The Centennial of the first post office here, was June 38th, 1956, in commemoration of the establishing of the Shrewsbury post office in 1856. Postmasters during this period were Irvin Shrewsbury, C. W. Hinman, S. Yokley, Solomon Yokley, George W. Smith, Harriet A. Smith, Julius Hardt, Robert M. Mills, Alfred Haskel, and L. B. Setzler. In 1907 local carriers under R.F.D. were Abner Powers, Charles Ragland and Arthur Shrewsbury. Later carriers out of Maple Plain were Alonzo Beal, William Ditty, Oscar Eriandson, Laurence Setzler, Claude Budd, James Yoder, Ray Anderson, Kee Peterson and Robert Carlson. The present postmaster is Glenn Styner. Robert Carlson moved to Akeley and Joseph Malerich took over Route one in 1968.
In 1967 the Maple Plain post office became first class due to the increase in population and new businesses.
The Lundsten lumber yard, Henry Pearson's confectionery and grocery store, Charles Lund's harness and shoemaker shop, the train depot as well as the elevator were originally located west of Conover's store. The railroad had gone through in 1868-69, but the first cut was made in 1904. This forced the businesses to move east. A deeper and wider cut was made in 1918 to accommodate two tracks and a side-track. The elevator was moved to its present location. It was bought by the Co-operative Farmers group who still own it. The buildings have been improved and enlarged several times.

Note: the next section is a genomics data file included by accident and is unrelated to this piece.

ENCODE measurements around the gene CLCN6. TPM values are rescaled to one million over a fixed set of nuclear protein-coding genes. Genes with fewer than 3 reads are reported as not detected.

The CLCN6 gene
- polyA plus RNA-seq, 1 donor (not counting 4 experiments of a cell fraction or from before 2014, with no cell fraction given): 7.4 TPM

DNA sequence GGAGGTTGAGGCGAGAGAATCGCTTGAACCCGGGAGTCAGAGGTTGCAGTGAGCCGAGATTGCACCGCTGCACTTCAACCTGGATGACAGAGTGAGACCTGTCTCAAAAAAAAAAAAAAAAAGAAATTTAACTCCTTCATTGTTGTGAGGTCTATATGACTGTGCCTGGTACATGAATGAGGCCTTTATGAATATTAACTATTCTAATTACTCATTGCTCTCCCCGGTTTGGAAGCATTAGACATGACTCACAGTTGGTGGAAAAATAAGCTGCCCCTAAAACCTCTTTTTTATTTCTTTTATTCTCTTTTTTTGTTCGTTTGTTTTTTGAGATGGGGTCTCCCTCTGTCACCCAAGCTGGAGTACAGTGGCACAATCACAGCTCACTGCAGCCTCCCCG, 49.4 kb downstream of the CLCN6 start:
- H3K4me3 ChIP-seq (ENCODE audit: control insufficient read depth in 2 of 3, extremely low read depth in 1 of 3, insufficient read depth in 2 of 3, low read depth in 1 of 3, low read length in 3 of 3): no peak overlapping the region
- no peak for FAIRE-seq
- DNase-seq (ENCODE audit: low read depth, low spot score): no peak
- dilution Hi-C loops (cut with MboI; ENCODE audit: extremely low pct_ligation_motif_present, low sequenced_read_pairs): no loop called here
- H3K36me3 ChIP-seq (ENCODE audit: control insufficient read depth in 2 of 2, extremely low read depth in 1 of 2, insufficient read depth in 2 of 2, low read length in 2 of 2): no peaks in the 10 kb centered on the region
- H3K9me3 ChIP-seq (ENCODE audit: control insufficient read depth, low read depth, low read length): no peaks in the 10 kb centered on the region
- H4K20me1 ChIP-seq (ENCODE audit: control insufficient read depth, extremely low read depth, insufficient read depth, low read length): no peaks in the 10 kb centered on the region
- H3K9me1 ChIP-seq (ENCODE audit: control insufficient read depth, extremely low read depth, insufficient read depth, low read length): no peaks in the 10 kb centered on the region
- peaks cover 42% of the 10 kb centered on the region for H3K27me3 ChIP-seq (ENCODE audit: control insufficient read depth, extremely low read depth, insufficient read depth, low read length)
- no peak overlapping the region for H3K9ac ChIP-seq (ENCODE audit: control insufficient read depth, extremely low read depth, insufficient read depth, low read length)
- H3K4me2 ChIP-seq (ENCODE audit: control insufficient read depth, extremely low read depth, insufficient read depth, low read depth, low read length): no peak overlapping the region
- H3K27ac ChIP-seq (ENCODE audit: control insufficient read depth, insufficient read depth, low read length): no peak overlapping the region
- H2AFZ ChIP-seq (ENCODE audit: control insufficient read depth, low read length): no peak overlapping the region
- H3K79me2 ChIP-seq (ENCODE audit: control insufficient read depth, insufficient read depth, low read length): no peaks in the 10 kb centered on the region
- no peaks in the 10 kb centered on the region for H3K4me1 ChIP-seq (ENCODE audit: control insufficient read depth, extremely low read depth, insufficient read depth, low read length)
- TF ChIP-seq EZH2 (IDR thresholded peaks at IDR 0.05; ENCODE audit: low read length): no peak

Just east of the Farmer's elevator was the stock yards — three pens and two chutes, one for loading and one for unloading onto the trains. The Great Northern Railway owned it. Ever Peterson managed it for the local cattlemen, then Orlando Styner followed by Herman Noreen. As the roads improved, shipping by truck from the farms directly to the stock yards in South St. Paul replaced shipping by rail, and the stock yard was removed. Later the Skelly Gas plant was installed where the stock yard had been.
Another feed mill across County road 19 from the Great Northern depot was started in 1927 by Levi Carlson. It was made from Charles Cox's Star Hotel livery barn. Later the building- was moved to the Carlson property on W. Main St. There he sold coal and staple groceries as well as grinding feed.
The council gave the Minneapolis General Electric Co. permission to supply power to the village in 1916. Two street lights were installed in 1930. In 1941 Northern States Power began to supply power to the village.